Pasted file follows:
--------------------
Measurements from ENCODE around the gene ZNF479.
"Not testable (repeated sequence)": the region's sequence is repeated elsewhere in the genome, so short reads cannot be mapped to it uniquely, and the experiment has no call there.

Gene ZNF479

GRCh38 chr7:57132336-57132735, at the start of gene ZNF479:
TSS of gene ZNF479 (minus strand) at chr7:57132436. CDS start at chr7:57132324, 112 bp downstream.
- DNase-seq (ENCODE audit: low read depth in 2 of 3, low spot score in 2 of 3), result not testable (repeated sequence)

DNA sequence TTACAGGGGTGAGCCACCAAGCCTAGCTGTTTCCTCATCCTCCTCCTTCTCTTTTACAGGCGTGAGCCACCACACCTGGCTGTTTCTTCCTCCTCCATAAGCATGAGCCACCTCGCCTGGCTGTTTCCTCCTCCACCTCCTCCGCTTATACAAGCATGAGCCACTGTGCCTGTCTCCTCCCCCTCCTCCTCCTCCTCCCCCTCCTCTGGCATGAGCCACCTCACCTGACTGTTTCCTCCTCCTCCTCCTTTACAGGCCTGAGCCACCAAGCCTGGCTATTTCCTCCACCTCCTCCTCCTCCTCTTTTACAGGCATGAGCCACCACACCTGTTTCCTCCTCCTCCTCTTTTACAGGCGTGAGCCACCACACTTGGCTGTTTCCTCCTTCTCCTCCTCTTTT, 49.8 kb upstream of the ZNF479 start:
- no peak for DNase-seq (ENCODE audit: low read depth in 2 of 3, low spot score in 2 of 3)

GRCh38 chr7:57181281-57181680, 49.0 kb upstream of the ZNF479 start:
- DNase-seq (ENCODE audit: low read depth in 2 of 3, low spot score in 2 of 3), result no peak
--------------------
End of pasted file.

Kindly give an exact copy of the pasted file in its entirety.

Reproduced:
Measurements from ENCODE around the gene ZNF479.
"Not testable (repeated sequence)": the region's sequence is repeated elsewhere in the genome, so short reads cannot be mapped to it uniquely, and the experiment has no call there.

Gene ZNF479

GRCh38 chr7:57132336-57132735, at the start of gene ZNF479:
TSS of gene ZNF479 (minus strand) at chr7:57132436. CDS start at chr7:57132324, 112 bp downstream.
- DNase-seq (ENCODE audit: low read depth in 2 of 3, low spot score in 2 of 3), result not testable (repeated sequence)

DNA sequence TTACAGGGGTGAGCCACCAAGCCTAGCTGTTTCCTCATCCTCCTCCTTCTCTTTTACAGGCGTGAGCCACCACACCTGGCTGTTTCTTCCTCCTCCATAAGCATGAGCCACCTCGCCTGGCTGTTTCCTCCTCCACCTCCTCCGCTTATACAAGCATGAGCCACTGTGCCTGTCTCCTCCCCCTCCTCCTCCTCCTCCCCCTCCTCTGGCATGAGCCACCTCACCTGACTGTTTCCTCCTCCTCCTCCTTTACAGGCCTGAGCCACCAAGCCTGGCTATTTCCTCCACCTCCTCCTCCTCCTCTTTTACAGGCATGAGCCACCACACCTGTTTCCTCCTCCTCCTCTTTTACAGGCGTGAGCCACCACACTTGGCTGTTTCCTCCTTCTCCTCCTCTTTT, 49.8 kb upstream of the ZNF479 start:
- no peak for DNase-seq (ENCODE audit: low read depth in 2 of 3, low spot score in 2 of 3)

GRCh38 chr7:57181281-57181680, 49.0 kb upstream of the ZNF479 start:
- DNase-seq (ENCODE audit: low read depth in 2 of 3, low spot score in 2 of 3), result no peak